With nobody prepared to release hard numbers about 3D TV sales in Australia, it is hard to know what impact the new technology is really having on the local market. But one thing is for certain: Everybody and his dog wants to make sure the consumer knows the technology is out there, and at this stage positive vibes are emanating from every player in the market. Whether this sentiment will translate into sales — only time will tell.

Image credit: Delimiter


  1. Shockingly, as both a gamer and gadget nerd, 3D TV is not remotely interesting to me. The only possible interest I can muster is for gaming, but since everyone watching needs powered goggles, it’s useless for anything but solo gaming. It would have to be pretty cheap or unavoidable before I waste money on that.

    As for non-gaming, I like watching movies socially, and everyone would need a set of expensive goggles. Unless goggles were a universal standard that worked on all TVs, and everyone had their own pair they lugged around, this is more fail in my ranty opinion (IMRO).

      • +1 to both posts.

        With the paucity of 3D content and the fact that you can’t even meet your spouse’s eye to laugh about something on screen when you’re wearing the damn glasses, I think the whole thing is a #fail for now.

    • I have a friend who has a 3D TV – he uses it mainly for gaming. I think of the main reasons he got it was to experiment with formats and what not. He has done a lot of interesting things with it – hooked different hardware up to it.

      He does love the 3d gaming though.

  2. Agree, beside the cost which seems to be coming down, the need for 3D glasses is a bit silly.. especially as it’s marketed towards sports games and crap which means you’ll have to spend $$$ to buy enough 3D glasses to invite anybody around.

    • The need for 3D glases isn’t “silly”, it’s a fundamental aspect of how the technology works. Unless somehow the laws of physics suddenly change, people are still going to have to buy glasses to make 3D work. Would be nice however if manafacturers could agree on a standard for glasses, instead of having ones that only work for one specific TV set; that way, competition would help to bring the price down, and friends that come over to watch TV with you could bring their own glasses along.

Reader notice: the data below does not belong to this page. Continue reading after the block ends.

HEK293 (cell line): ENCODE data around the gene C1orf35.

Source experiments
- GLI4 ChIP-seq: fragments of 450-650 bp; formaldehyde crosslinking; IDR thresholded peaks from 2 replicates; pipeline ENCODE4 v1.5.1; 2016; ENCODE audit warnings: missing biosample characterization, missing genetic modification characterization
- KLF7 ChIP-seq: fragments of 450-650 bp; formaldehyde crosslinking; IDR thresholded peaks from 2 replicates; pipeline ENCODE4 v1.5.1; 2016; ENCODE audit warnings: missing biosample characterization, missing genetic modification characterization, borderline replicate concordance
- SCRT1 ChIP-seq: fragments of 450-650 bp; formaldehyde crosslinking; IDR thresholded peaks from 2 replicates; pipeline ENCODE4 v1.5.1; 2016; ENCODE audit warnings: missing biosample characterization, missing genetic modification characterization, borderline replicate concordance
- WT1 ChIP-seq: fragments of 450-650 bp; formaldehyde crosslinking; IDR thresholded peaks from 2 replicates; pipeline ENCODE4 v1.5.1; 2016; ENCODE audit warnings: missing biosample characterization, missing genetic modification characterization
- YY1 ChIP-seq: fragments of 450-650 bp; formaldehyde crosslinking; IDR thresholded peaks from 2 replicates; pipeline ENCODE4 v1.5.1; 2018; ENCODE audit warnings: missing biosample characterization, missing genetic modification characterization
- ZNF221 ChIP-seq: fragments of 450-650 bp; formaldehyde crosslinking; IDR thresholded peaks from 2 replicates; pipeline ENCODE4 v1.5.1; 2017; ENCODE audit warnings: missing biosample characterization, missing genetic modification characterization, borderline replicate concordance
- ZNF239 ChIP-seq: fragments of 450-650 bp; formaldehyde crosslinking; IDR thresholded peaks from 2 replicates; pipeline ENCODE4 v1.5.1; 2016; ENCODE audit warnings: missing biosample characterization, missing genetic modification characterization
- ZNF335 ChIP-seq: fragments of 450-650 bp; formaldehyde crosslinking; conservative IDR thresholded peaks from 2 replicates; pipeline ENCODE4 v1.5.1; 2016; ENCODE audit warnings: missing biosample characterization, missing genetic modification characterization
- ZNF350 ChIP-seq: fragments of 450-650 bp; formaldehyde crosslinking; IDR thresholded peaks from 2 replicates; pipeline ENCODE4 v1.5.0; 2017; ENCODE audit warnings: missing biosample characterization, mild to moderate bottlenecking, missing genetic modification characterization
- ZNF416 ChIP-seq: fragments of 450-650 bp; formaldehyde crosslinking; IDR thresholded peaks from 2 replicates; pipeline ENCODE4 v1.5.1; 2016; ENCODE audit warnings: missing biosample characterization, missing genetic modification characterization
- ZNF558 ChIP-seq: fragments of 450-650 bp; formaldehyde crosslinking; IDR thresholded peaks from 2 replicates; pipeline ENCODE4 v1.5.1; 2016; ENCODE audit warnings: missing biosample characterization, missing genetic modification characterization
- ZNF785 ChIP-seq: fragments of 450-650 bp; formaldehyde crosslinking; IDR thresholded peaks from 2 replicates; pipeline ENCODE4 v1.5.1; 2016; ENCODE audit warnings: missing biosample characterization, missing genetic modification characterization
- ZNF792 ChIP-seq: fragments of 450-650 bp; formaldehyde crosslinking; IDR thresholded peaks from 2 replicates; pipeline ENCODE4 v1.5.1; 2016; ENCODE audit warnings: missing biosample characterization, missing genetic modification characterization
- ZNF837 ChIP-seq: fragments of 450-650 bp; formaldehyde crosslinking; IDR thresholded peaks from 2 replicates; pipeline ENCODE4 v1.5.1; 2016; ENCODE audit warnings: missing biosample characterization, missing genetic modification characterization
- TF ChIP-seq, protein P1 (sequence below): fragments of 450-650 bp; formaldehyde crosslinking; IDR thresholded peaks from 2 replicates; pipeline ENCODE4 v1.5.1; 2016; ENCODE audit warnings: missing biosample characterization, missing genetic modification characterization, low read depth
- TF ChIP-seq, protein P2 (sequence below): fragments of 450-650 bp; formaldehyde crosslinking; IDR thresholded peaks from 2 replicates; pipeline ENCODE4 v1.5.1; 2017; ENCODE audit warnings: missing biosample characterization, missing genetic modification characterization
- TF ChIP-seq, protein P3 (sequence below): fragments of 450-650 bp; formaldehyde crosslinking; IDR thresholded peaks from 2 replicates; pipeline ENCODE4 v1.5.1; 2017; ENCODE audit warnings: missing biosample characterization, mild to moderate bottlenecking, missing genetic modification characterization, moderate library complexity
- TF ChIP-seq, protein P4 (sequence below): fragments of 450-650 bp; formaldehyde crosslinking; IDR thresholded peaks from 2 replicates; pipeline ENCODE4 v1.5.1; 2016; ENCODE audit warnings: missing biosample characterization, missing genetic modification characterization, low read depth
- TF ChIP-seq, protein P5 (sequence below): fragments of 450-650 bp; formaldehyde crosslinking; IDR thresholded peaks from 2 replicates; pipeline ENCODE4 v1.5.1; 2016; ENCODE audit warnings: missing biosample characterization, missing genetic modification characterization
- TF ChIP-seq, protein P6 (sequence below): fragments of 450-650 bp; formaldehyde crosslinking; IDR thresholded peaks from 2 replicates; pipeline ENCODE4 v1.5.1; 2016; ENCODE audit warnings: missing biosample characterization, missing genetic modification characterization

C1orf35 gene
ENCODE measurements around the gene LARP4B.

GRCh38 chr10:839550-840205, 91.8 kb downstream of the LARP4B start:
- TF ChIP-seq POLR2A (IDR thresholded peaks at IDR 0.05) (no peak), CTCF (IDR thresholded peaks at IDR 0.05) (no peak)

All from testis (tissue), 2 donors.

3. I am still happily using my 2 year old Sony Bravia Full HD LCD. I might consider a 3D TV once the technology is developed further without the need to use 3D glasses.

      • Funny that retailers are reluctant to pass on any figures. I’m sceptical: it could be that they’re selling truckloads, but no one I know – which includes many a gadget freak – has bought one. That’s probably because retailers have done so well in the last couple of years selling us Full HD plasmas or LCDs. And who wants to make a massive loss selling their perfectly good LCD in order to upgrade to a 3d-capable one which in IMO has very limited appeal. No thanks…at least…not yet.

  4. I watch all my TV via “other means” on my computer.

    I am thinking of a small TV/ Set top box setup, but I can not justify it quantatively. The same with Fetch TV.

    3D is no where near my radar, I have not even see a 3D movie at the cinema yet.

  5. Watching 3D at the cinema is alright because your going there to sit and watch and can’t really do much else. Also going to the cinema is more of a treat

    But at home eh I dunno if it works….I’m rather happy with the projector I’ve got and don’t really see the point of 3d at home other than the wank factor

    • I don’t like going to the cinema. No damn pause button and I get too restless – plus, no bar pffff

      I’m with you on the projector side of things – we use it a lot – mainly as a second display to game.

      As I have only played 10 secs of a 3D game, I cannot form an opinion about it without playing more of it. Only thing I can be sure of is I can’t afford it at this stage.

  6. The price ought to come down. As I understand it, 3DTVs still have the exact same panels as normal TVs, just with slightly more advanced controller hardware.